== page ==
In today’s exceedingly partisan environment, right-wing pundits are quick to blame President Obama for the current situation in Iraq and the subsequent rise of the Islamic State. Purveyors of this opinion are eager to point out that when President Bush left office, he left behind a stable and functioning Iraqi state. In truth, what Bush left behind was a quasi-Iraqi state, led by Iraqis hand-picked by his administration, funded by American tax dollars.
Bush’s long term goal for Iraq was for American military advisors to remain in the country until its new coalition government was capable of functioning and maintaining security on its own. Then came President Obama, whose foremost campaign promise was to end the war in Iraq. Obama capitalized on the widespread frustration with US involvement in Iraq, presenting himself as an alternative to John McCain, who was widely perceived as someone who would continue on the path of Bush-era foreign policy.
Six years after he left office, is it still fair to blame President Bush for the current situation in Iraq? In short, absolutely. Is this to say that President Obama hasn’t made his fair share of foreign policy blunders, with many more to come? Absolutely not. Critics of Obama insist that his 2011 deadline for the withdrawal of all US forces from Iraq was premature, and that the coalition government was not yet ready to take full responsibility. This is certainly true, but so is the reality that no amount of time, money, or effort could have created a lasting Iraqi government.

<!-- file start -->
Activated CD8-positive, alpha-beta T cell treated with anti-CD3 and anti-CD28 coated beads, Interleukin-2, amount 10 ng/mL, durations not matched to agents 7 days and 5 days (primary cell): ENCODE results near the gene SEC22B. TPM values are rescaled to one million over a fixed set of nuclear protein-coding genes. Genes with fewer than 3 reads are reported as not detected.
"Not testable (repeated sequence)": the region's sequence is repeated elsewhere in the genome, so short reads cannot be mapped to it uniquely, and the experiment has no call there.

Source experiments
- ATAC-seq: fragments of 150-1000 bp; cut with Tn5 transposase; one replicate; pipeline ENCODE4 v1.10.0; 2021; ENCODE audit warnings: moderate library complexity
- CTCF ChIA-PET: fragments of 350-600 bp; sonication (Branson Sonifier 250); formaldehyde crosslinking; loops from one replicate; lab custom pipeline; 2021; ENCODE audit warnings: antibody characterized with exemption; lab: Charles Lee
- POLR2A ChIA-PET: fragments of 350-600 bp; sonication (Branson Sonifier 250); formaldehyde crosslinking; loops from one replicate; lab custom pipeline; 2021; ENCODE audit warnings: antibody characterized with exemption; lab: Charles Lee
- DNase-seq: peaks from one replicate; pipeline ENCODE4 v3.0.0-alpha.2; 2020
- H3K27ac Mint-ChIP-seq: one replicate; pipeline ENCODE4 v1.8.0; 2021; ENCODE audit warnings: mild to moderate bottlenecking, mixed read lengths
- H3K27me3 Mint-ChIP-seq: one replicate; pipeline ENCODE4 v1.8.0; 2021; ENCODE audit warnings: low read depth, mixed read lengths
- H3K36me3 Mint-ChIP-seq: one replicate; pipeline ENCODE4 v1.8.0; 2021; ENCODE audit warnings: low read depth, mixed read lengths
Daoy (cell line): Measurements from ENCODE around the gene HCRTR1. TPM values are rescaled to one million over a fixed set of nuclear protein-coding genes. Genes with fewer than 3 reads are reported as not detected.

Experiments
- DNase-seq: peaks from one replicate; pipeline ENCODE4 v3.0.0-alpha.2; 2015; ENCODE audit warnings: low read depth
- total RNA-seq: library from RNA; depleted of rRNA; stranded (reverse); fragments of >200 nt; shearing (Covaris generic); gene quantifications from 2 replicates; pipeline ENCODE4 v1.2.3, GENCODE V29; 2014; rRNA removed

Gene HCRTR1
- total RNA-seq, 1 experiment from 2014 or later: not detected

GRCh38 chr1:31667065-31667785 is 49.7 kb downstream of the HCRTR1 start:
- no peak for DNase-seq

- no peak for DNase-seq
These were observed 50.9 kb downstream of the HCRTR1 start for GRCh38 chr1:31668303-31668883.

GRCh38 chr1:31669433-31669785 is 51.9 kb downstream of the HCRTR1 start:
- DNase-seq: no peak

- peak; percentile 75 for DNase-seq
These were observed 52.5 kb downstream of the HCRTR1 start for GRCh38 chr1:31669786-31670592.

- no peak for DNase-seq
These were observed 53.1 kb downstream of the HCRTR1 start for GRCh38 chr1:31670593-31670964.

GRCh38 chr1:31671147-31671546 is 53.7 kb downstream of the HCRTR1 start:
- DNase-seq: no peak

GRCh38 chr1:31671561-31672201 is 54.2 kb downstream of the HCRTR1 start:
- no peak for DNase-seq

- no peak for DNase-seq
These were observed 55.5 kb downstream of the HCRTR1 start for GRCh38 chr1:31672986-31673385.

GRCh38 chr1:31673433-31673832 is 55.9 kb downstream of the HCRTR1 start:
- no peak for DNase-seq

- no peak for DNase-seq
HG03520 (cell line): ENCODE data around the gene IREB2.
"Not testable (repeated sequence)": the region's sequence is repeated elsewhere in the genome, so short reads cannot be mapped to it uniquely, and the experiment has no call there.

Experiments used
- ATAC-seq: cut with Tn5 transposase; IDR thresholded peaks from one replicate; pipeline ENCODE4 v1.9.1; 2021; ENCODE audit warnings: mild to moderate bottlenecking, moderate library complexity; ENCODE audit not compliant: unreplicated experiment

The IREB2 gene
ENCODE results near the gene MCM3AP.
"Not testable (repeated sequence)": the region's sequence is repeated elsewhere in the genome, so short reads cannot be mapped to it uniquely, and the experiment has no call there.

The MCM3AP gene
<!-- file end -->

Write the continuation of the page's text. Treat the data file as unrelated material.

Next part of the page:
To understand the current situation, we have to look back at the politics that led up to this point. The result of the 2003 US-led invasion was the overthrow of Saddam Hussein and the ruling Ba’ath party. The Ba’ath party, while entirely comprised of Sunni Muslims, was a secular government. However, Saddam and members of his regime were responsible for the brutal persecution of Shias and extermination of entire Kurdish communities. This brutality only worsened the centuries-old hostility between the two branches of Islam, and would later cause Shias to retaliate.
After Saddam’s government was overthrown, the US instated a Shiite government under the leadership of Nouri al-Maliki. A witch hunt took place to identify and prevent all those who had been involved in Saddam’s regime or associated with the prior government from having a position in the new government. This effectively put hundreds of thousands of Sunni soldiers, administrators, and local government employees out of work. This was arguably the most reckless policy of the Bush Administration. In the years after the ousting of Saddam, the US invested over $60 billion dollars in grants to rebuild Iraq, with $25 billion going directly towards the formation of a new Iraqi military.
What have we to show for this? The incompetence of the Iraqi government is staggering. The Iraqi people are impoverished, and there are so many suicide and car bombings throughout the country on a daily basis that many news outlets have stopped reporting them. Over the summer, the Iraqi army came under intense scrutiny after entire divisions deserted their posts when confronted by ISIS militants. Iraqi soldiers stripped off their uniforms and fled, leaving behind advanced weaponry, along with scores of tanks, trucks, and armored personnel carriers all supplied by the US government. In many cases, the soldiers’ efforts were futile. Islamic State militants moved with astonishing speed and often captured and massacred the fleeing troops.